Adverum Biotechnologies Inc (NASDAQ:ADVM) is a company I’ve been following for a while, and one that I believe the market is over-hyped about. The biggest risks I see are around the sustainability of its future growth, the opportunity cost of investing in the stock accounting for the returns I could have gotten in other peers, and its cash-to-debt management. It’s crucial to understand if a company has a strong future based on its current operations and financial status.
First, a short introduction to the company is in order. Adverum Biotechnologies, Inc., a clinical-stage gene therapy company, engages in developing gene therapy product candidates that target serious rare and ocular diseases. Started in 2006, it operates in United States and is recently valued at US$401.02M.
The first thing that struck me was the pessimistic outlook for ADVM. A consensus of 3 US biotechnology analysts covering the stock indicates that its revenue level is expected to decline by -13.47% by 2021. In addition to this, ADVM is currently loss-making, delivering a recent bottom-line of -US$56.15M. With a declining top-line, moving towards positive earnings becomes harder, which is a concerning issue.
Minimizing the downside is arguably more important than maximizing the upside. Generally the first check to meet is financial health – a strong indicator of an investment’s risk. A major red flag for ADVM is that its cash generated from its business is less than its outgoing cash expenses. This means that, although debt is relatively minimal (0.085% of equity), it cannot be serviced at all with cash from operations, which makes me apprehensive. However, management has been able to reduce debt over the past five years, and it generates enough earnings to cover annual interest payments. There’s room for improvement on the cash management side of things, but its overall debt level and interest coverage somwehat alleviates my doubts around the sustainability of the business going forward. ADVM has high near term liquidity, with short term assets (cash and other liquid assets) amply covering upcoming one-year liabilities, as well as long-term commitments. One reason I do like ADVM as a business is its low level of fixed assets on its balance sheet (1.50% of total assets). When I think about the worst-case scenario in order to assess the downside, such as a downturn or bankruptcy, physical assets and inventory will be hard to liquidate and redistribute back to investors. ADVM has virtually no fixed assets, which minimizes its downside risk.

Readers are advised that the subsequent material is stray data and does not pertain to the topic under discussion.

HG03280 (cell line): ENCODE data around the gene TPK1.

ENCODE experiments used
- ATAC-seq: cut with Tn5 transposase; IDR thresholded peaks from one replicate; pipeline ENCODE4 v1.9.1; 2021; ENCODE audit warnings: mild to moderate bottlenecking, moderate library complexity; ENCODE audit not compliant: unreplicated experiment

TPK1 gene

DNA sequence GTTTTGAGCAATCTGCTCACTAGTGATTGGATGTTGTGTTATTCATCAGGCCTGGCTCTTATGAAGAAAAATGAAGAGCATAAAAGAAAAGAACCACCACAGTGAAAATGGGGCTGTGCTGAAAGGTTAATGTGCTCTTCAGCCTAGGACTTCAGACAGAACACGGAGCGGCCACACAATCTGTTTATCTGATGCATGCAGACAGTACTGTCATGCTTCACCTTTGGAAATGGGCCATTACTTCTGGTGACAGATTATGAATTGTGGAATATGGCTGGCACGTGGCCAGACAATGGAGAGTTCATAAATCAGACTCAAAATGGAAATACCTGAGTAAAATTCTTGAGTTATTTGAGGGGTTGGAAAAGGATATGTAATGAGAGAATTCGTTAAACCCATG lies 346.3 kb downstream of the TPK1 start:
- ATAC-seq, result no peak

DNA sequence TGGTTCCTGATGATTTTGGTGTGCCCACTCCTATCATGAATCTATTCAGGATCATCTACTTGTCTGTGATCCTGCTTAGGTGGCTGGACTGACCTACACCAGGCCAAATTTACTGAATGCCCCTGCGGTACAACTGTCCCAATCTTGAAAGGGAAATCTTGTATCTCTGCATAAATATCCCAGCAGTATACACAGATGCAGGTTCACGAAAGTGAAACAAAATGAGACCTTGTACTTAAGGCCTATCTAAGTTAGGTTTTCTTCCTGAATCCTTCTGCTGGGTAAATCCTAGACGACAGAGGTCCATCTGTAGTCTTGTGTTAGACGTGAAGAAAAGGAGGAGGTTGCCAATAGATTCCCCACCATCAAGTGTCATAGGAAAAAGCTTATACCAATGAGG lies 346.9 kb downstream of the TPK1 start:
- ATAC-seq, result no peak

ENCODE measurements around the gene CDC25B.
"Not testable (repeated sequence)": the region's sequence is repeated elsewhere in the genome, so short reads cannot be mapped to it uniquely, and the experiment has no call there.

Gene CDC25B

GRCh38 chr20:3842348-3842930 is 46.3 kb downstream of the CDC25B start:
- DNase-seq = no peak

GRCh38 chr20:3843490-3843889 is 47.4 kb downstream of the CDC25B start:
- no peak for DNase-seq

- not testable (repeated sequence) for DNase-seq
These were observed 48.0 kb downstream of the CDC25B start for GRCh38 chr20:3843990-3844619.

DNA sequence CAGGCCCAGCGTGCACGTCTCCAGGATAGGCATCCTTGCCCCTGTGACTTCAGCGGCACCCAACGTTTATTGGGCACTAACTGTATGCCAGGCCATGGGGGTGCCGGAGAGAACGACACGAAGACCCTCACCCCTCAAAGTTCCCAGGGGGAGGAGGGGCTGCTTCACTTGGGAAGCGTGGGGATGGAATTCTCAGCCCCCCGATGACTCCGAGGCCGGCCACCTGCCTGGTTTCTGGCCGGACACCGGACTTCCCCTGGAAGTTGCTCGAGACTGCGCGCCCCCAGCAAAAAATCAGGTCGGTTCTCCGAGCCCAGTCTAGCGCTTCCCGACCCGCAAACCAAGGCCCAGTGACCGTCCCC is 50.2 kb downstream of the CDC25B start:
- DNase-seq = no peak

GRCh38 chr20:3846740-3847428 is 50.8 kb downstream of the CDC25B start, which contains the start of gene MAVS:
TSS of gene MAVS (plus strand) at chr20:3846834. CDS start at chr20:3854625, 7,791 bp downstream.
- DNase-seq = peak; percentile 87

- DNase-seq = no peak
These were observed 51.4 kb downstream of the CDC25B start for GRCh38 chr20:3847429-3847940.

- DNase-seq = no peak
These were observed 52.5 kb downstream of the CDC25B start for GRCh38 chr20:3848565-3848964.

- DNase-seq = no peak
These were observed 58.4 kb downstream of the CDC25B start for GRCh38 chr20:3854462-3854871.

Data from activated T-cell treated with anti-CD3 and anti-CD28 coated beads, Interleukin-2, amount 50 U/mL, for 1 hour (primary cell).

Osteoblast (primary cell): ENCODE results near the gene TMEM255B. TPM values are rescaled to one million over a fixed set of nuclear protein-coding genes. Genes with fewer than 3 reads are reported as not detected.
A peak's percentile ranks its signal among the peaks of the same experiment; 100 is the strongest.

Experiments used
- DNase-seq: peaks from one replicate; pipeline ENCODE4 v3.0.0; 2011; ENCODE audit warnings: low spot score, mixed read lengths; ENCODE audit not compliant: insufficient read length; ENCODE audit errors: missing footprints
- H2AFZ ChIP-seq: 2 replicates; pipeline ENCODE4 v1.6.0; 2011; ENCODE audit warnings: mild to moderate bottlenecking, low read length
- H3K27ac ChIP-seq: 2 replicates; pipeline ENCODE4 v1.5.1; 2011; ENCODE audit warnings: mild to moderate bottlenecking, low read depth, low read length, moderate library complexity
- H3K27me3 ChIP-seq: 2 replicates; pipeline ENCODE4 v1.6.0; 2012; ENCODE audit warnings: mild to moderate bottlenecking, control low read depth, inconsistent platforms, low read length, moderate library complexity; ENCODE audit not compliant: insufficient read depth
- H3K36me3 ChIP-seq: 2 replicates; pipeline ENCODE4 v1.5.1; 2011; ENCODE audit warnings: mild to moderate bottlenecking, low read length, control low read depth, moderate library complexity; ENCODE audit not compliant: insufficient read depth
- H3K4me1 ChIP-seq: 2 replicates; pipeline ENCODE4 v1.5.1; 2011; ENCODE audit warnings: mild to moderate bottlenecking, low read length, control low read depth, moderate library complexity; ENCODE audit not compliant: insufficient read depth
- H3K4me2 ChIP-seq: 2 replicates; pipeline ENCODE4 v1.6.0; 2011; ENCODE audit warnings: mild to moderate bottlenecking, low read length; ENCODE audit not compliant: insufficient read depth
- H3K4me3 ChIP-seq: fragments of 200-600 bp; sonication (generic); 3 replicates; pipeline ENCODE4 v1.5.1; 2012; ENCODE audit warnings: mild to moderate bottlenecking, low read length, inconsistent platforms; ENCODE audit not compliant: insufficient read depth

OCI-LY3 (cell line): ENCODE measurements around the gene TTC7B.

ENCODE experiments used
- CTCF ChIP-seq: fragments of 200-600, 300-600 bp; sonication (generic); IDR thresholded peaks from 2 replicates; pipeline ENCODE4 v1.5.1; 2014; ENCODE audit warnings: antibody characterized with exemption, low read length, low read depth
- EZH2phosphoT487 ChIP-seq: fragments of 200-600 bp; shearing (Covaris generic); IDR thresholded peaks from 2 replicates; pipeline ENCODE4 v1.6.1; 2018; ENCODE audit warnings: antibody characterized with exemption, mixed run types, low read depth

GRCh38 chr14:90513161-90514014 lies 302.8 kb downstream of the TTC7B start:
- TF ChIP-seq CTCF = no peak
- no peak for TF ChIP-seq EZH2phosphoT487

ADVM currently trades at US$6.45 per share. With 62.17 million shares, that’s a US$401.02M market cap, which is too low compared to its peers based on its industry and adjusted for its asset level. Currently, it’s undervalued by 156.23%, with a PB ratio of 1.72x vs. the industry average of 4.4x.
A good company is reflected in its financials, and for ADVM, the financials don’t look good. This is a fast-fail analysis, which means I won’t be spending too much time on the company, given that there is a universe of better investments to further research. For all the charts illustrating this analysis, take a look at the Simply Wall St platform, which is where I’ve taken my data from.